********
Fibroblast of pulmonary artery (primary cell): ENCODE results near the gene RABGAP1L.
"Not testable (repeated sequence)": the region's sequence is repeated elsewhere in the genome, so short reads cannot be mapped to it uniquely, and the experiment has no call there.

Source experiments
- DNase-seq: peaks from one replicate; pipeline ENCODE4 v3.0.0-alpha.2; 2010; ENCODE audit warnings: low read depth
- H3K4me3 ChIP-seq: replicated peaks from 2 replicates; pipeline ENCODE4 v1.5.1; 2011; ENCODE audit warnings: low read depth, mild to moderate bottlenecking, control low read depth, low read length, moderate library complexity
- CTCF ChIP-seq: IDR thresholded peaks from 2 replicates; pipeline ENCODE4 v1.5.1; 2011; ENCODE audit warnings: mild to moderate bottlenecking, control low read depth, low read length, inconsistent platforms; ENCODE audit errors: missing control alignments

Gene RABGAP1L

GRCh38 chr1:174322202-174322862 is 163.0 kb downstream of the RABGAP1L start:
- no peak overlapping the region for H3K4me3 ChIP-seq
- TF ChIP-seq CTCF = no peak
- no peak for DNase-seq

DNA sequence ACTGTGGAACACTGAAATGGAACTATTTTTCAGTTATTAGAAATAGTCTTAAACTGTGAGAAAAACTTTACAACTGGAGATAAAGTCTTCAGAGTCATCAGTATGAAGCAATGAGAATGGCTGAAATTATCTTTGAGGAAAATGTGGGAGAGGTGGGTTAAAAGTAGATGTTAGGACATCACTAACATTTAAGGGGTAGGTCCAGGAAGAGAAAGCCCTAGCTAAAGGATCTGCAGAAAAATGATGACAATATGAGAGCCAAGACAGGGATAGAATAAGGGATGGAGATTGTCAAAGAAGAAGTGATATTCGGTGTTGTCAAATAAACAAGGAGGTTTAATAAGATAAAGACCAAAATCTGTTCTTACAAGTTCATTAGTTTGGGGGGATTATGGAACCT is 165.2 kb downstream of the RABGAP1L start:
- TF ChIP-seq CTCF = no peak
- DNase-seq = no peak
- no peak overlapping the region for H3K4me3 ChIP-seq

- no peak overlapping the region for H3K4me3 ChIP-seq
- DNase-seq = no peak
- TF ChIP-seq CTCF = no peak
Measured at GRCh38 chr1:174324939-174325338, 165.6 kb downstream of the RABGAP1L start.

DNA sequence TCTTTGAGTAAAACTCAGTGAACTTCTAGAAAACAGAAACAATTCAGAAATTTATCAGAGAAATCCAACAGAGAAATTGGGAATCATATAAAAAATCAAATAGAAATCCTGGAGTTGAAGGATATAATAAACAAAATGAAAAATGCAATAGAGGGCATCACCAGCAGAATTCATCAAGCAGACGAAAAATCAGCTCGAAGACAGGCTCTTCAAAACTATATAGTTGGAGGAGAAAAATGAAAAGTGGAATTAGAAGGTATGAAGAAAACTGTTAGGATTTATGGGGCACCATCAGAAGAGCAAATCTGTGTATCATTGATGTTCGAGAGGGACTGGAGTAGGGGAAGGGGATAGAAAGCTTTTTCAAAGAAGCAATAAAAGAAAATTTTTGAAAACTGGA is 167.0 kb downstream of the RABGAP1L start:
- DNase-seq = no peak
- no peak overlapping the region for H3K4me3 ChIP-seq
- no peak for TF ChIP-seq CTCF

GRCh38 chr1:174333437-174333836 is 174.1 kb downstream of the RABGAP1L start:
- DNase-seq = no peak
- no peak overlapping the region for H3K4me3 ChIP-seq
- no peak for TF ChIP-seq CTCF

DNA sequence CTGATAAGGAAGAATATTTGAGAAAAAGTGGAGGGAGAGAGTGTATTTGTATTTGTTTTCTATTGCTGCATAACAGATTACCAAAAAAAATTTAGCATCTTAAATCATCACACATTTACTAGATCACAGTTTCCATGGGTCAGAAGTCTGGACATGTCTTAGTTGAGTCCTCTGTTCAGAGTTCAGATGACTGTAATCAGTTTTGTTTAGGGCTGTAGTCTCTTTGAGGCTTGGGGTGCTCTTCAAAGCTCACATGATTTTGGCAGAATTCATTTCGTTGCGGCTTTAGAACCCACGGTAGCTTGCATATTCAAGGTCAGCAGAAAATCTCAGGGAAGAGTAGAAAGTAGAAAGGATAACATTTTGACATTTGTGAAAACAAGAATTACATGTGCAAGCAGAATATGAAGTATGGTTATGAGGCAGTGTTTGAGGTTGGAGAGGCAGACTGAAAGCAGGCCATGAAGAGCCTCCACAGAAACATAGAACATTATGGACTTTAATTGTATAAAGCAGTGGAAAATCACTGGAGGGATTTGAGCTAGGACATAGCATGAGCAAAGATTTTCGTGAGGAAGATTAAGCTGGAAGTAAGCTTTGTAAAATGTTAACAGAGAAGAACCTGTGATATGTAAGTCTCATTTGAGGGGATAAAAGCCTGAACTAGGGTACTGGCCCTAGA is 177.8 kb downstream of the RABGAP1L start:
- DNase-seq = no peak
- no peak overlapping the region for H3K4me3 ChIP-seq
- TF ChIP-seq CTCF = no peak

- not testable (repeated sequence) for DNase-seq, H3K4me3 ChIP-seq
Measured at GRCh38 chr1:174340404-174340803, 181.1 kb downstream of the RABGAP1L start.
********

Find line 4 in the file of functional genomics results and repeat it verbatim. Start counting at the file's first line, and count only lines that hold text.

- DNase-seq: peaks from one replicate; pipeline ENCODE4 v3.0.0-alpha.2; 2010; ENCODE audit warnings: low read depth